Then a further 4 cases have been diagnosed! Also unrelated to the previous cases and with no obvious source for the infection… however these cases have all occurred in gay or bisexual men who have sex with men (MSM).
This is extremely concerning! We have now had 6 cases of Monkey Pox in people who have not been to Africa and who have no obvious source for the infection. This means we have an unknown source of infection in the UK population. On top of this we now have cases in a group of the population where spread may occur more readily through sexual activity. It is very unlikely that these 7 cases are going to be the last cases identified!
So, time for an update… what has changed since the blog in 2018?
Monkey Pox is still a rare infection. In the Democratic Republic of the Congo where most cases have been reported, surveillance studies during “outbreaks” have shown an incidence of past infection between 0.001-0.05% of the population, that’s about 1 in 100,000, but that’s when they are looking for cases during an outbreak, not all the time, so the true rate could be lower than this.
There are 2 main types of Monkey Pox, West African and Central African. West African causes a milder infection with a mortality of about 1%; Central African is more severe with a mortality of about 10%. Fortunately for us, the cases in the UK so far have all been the West African type and are therefore mild infections.
Person-to-person transmission is rare, with a household secondary case rate of 8%, but transmission can still occur from touching infective lesions, respiratory droplets and possibly also sexual contact.
The current UK case definition for a probable case of Monkey Pox is:
- Symptoms including: fever >38.5oC, headache, myalgia, arthralgia, back pain or lymphadenopathy
- Contact with a case of Monkey Pox within 21 days of symptom onset OR travel to West Africa or Central Africa within 21 days of symptom onset OR MSM
The rash of Monkey Pox is vesicular (small fluid filled blisters) starting 1-5 days after onset of fever. It usually starts on the face or genitalia and then spreads to the rest of the body. It may look similar to chicken pox. Skin lesions eventually scab over, dry and then fall off.
Any patient meeting the case definition should be URGENTLY discussed with the Health Security Agency (HSA) in the UK, previously known as Public Health England, as well as the High Security Infectious Diseases Unit at the Royal Free Hospital London and the Imported Fever Service at Porton Down. This is for a surveillance activity rather than “infection severity” at the moment but as we all know, new infections that can spread can become a problem!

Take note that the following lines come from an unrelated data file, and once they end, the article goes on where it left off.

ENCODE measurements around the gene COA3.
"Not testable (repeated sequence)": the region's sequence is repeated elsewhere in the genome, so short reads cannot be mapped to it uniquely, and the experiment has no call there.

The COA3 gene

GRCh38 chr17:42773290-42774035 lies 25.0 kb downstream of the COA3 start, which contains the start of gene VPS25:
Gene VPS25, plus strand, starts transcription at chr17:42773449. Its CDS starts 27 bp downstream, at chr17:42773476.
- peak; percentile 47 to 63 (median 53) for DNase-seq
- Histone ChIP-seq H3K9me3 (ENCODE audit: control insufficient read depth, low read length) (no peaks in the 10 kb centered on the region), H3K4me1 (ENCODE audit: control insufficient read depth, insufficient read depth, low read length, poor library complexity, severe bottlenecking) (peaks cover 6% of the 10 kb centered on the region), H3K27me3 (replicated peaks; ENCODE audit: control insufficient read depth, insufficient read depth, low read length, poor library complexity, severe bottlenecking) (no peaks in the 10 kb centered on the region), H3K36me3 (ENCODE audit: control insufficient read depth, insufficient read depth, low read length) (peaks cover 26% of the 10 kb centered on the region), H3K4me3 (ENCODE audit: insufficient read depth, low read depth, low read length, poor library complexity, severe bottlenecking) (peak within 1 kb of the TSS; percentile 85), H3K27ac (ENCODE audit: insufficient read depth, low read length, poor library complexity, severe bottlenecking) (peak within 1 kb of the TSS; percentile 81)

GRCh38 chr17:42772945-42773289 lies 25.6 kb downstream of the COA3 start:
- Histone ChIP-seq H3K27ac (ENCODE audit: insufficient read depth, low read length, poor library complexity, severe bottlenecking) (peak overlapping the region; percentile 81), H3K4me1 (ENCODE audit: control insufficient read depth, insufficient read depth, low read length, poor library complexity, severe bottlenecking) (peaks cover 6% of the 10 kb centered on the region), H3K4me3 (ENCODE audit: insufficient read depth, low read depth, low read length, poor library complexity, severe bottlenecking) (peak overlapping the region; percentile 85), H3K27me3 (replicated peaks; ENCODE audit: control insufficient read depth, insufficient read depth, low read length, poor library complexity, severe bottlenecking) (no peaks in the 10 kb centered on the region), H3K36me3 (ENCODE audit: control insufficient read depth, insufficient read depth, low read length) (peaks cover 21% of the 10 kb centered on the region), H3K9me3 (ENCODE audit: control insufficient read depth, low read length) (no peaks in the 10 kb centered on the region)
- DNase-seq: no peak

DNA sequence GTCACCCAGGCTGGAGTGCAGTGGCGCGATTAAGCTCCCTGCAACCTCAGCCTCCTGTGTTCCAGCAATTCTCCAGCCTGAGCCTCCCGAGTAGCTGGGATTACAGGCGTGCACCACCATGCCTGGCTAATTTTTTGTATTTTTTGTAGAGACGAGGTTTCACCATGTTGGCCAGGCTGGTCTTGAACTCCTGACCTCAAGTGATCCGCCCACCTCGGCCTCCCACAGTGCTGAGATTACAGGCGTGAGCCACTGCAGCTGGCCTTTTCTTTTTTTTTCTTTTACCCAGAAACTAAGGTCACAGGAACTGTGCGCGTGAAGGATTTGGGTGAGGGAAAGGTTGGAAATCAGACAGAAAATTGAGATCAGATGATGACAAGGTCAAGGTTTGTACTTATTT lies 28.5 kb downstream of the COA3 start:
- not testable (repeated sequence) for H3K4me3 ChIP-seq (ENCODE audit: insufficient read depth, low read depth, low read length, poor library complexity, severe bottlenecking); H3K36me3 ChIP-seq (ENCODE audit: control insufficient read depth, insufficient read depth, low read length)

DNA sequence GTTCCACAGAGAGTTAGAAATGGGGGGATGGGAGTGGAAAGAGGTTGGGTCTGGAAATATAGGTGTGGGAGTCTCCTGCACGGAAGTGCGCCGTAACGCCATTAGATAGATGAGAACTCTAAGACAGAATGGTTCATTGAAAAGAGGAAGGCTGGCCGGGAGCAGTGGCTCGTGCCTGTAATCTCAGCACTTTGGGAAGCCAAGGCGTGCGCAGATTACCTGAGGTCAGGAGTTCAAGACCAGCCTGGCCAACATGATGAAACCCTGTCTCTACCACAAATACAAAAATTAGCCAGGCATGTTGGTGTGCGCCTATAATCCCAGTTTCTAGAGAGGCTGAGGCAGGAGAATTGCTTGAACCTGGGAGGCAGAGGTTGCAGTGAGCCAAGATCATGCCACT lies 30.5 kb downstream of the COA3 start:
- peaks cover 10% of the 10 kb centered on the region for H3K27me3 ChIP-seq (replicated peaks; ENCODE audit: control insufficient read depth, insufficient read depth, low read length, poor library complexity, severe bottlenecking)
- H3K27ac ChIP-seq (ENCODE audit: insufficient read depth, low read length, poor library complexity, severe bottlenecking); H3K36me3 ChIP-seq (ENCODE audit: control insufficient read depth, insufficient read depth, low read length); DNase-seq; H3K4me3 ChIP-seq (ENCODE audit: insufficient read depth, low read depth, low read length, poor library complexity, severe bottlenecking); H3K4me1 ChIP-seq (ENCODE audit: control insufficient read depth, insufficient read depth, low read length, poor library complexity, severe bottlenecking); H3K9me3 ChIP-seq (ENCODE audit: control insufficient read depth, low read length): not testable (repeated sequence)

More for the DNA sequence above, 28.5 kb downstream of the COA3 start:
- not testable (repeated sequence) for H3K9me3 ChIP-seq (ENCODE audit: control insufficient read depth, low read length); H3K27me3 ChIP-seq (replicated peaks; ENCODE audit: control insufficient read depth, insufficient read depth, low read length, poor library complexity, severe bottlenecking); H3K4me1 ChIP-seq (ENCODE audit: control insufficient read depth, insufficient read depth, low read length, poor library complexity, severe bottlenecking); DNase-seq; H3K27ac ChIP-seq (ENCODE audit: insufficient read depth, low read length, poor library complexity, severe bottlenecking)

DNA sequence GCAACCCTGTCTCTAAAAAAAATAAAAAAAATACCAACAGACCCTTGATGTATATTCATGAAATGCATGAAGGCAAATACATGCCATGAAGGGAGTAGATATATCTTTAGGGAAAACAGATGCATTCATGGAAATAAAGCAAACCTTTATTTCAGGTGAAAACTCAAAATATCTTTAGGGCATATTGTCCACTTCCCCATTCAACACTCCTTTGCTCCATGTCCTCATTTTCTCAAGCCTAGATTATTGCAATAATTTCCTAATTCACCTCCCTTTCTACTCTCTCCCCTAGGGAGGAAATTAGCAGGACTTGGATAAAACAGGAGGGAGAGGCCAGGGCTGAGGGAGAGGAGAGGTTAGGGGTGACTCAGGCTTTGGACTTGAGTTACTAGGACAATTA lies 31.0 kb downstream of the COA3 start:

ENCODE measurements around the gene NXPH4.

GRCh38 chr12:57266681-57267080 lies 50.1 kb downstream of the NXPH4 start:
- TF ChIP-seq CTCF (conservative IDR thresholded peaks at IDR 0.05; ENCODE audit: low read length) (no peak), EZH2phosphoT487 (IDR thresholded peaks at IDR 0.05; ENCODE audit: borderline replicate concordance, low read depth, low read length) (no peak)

There is no specific treatment for Monkey Pox, and most cases are mild and self-limiting. In severe cases the drug Cidofovir has been used. Cidofovir is a nucleoside analogue drug; it mimics a component of the virus’s genetics which when incorporated into the new virus particle causes a fault and the virus can’t reproduce. The main problems with Cidofovir are that it is only available intravenously and it is very toxic to kidneys.
There are now 2 new experimental drugs for treating pox-illnesses like Monkey Pox (and even Smallpox!) that might be available for very unwell patients in an off-license capacity:
- Brincidofovir is a derivative of Cidofovir which is orally bioavailable and is less toxic to kidneys
- Tecovirimat is a novel drug that is also orally bioavailable but works by preventing newly reproduced virus from wrapping up into a small package prior to release – there is experimental evidence that Tecovirimat and Brincidofovir are synergistic with each other (the combined effect is greater than either on its own)
The main methods of prevention are avoidance of exposure to infected animals and people, good infection control practice and vaccination (the Smallpox vaccine is 85% effective at preventing Monkey Pox).
There are no definitive infection control policies for this infection yet, but in the meantime the following for respiratory spread infections would be appropriate:
Now we wait to see what happens. Will there be further cases? Will the virus become established in the MSM population? If it does we could be in for another viral “pandemic”… oh joy!
Oops since writing this on Tuesday we now have 20 cases in the UK… did I say watch this space?!